FIG. 2 is a hybrid hardware/software diagram of a generalized message processing system having a message source node 18 1 and a message destination node 18 j. The term “node” is used broadly herein to connote any identifiable combination of hardware and/or software to or from which messages are passed.
It is assumed hereafter for illustrative simplicity that the application running on the message processing system requires messages 30 to be sent from the source node 18 1 to the destination node 18 j via the medium 20. (However, all nodes in an actual system are expected, though not required, to contain both the message sending and receiving capabilities discussed herein, since each node would generally be expected to send and receive messages in accordance with the message transmission modes disclosed herein.)
In accordance with the present invention, as illustrated in FIG. 3, the software and/or hardware of destination node 18 j includes early arrival processing resources 52 and pre-allocated, early arrival buffering 50 of sufficient size to accommodate length “N” data portions of a predetermined number “Q” of the messages from each of “j−1” potential message source nodes which may require receipt at the destination node.
As discussed above, in a standard rendezvous transmission mode, it is expected that the first transmission from the source node to the destination node include only control information, which allows the destination node to determine if and when buffers 40 will be available. If, based on this control information, buffers are not available, the destination node refrains from sending an acknowledgement, and the source node refrains from sending any data portions of the message until the acknowledgement is received. When adequate receive buffering is posted at the destination node, an acknowledgement is sent and the source node can then reliably initiate transmission of the data portions of the message.
However, in accordance with the present invention, and as illustrated in FIG. 3, a predetermined number “Q” of early arrival buffer slots, each of length “N,” are provided at the destination node for each of “j−1” potential message source nodes so that at least a portion of the data of at least some of the messages 30 can be accommodated at the destination node along with the initial control information. Relying on the presence of the receive buffering, or in the alternative the early arrival buffering 50 at the destination node, the source node, in an “eager” rendezvous mode, can reliably send at least some data portions of at least some of the messages 30 with the respective initial transmissions of control information. (If the overall message size is smaller than “N,” the entire message is transmitted.) When the destination is ready, e.g., adequate receive buffering is posted for the entirety of the message, the destination node copies 46 the data from the early arrival buffering to the posted receive buffering, sends a respective acknowledgement to the source node, and the source node can at that time send remaining portions of the data of the respective, now acknowledged messages. In the case of small messages “MS(i)” of size less than N, i.e., those that fit into a single data portion (frame), the acknowledgement shall not be understood as direction to continue sending data (since all data was sent in MS(i)), nor as an indication that the source sending MS(i) has to wait, but rather that an early arrival buffer has become free (see discussions below regarding how the acknowledgements are used herein to indicate the freeing of early arrival buffer space).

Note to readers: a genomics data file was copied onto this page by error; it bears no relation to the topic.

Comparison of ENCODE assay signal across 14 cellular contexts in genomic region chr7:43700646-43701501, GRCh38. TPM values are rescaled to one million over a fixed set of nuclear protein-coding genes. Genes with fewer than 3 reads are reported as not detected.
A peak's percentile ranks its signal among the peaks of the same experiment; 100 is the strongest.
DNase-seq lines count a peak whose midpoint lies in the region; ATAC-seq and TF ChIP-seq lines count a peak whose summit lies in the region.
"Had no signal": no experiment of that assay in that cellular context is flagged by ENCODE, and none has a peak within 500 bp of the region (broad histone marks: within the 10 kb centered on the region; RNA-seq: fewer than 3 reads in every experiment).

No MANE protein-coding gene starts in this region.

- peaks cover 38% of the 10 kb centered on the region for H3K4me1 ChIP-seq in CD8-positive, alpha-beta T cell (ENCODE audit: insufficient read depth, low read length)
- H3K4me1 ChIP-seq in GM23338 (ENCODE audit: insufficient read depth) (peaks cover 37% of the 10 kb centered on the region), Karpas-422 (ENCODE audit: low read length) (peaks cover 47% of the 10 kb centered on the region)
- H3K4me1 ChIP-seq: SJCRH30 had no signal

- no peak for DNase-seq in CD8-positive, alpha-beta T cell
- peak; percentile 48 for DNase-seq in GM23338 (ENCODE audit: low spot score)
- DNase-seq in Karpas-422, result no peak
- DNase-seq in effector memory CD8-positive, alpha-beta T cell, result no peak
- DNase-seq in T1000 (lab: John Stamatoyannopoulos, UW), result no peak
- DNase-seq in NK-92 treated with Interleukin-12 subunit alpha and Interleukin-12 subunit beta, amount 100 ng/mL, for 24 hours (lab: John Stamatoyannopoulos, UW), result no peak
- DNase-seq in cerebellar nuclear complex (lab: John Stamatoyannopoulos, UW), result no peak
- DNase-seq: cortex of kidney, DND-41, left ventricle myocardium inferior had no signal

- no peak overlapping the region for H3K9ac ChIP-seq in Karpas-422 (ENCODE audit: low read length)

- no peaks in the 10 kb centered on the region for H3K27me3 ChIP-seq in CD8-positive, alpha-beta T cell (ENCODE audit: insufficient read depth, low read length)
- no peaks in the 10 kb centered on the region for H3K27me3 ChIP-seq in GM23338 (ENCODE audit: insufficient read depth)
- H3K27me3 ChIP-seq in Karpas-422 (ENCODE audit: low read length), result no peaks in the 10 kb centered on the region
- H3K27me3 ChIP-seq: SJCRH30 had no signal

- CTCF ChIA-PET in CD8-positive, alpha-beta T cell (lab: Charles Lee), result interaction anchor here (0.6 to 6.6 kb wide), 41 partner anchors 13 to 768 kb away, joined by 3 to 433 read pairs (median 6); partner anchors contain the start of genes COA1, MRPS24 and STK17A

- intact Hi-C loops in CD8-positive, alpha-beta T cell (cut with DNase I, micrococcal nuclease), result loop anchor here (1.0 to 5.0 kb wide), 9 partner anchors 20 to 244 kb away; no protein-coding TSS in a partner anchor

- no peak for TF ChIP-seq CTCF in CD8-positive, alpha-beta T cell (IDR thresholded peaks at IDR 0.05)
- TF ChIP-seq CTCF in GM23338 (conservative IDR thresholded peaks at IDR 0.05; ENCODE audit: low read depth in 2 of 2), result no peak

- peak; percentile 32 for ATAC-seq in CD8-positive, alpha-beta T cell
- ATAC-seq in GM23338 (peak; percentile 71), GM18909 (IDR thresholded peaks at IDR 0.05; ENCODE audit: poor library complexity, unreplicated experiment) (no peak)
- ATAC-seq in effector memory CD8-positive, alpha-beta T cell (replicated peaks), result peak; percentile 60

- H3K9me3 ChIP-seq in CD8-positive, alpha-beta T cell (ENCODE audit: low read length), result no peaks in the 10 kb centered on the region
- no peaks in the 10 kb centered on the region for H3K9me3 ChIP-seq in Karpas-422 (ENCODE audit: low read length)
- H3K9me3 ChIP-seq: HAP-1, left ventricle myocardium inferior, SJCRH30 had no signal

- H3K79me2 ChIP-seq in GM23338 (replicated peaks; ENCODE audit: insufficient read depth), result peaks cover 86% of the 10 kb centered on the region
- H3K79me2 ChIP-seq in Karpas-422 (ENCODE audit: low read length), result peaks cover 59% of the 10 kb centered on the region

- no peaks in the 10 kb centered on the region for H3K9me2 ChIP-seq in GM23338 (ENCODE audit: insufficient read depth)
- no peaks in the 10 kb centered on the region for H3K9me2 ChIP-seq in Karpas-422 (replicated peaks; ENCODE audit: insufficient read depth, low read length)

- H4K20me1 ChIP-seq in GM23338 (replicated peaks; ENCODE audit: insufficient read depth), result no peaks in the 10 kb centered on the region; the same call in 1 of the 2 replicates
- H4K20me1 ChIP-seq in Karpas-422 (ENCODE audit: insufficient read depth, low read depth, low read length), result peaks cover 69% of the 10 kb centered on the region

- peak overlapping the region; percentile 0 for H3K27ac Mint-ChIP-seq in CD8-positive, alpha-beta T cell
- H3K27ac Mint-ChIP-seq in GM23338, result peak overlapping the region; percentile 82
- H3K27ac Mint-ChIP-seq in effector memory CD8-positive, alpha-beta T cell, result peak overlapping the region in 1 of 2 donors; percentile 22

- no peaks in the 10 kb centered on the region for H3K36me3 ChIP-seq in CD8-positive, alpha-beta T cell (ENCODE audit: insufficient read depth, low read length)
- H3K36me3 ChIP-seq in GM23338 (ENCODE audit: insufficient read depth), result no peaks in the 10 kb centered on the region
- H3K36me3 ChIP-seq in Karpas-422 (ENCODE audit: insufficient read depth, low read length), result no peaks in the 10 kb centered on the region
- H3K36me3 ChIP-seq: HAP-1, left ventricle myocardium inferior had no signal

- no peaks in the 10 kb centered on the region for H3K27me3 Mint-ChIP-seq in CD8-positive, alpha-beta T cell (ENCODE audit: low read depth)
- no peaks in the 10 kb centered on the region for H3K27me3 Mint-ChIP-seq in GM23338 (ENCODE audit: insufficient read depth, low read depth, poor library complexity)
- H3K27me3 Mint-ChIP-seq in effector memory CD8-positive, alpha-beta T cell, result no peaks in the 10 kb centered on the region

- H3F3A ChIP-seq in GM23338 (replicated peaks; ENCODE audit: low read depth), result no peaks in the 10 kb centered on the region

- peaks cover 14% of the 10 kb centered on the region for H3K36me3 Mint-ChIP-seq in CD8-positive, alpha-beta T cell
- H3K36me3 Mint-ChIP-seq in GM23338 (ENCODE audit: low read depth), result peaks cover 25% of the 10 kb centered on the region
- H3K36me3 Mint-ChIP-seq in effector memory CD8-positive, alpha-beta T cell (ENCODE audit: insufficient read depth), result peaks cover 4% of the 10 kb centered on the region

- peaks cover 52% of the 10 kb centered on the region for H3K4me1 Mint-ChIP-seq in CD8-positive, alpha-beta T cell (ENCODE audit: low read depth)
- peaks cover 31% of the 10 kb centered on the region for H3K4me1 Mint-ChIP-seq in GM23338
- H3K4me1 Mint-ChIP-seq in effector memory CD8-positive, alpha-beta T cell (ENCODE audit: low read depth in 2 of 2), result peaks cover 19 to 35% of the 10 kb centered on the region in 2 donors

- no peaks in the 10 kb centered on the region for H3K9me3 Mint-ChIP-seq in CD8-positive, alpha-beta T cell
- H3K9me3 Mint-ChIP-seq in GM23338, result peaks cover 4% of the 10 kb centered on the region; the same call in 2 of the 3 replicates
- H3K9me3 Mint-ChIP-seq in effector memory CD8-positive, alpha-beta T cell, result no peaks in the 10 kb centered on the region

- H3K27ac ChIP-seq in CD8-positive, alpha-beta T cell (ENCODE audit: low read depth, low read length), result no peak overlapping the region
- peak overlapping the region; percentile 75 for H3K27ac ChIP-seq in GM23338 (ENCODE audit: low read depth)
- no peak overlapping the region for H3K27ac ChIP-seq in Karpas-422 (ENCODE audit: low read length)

For these small messages, since acknowledgements are costly to send, the acknowledgements for multiple such small messages can be grouped together, and sent as a single packet, possibly combined with other control information. If the destination withholds these acknowledgements for too long, however, the source may revert to standard rendezvous, as discussed below in connection with FIG. 6. One possibility is to impose a high-water mark at the destination to ensure that the source does not mistakenly assume that early arrival buffering is filled, when in fact it is free, but the destination is intentionally withholding acknowledgements. When the high-water mark is reached, the grouped acknowledgements would then be sent, thus indicating to the source the correct status of the early arrival buffering. Also, explicit acknowledgements may not be necessary for each message, since the number of such messages can be returned by the destination (if a certain high-water mark has been reached) and this number suffices as the acknowledgement for each message.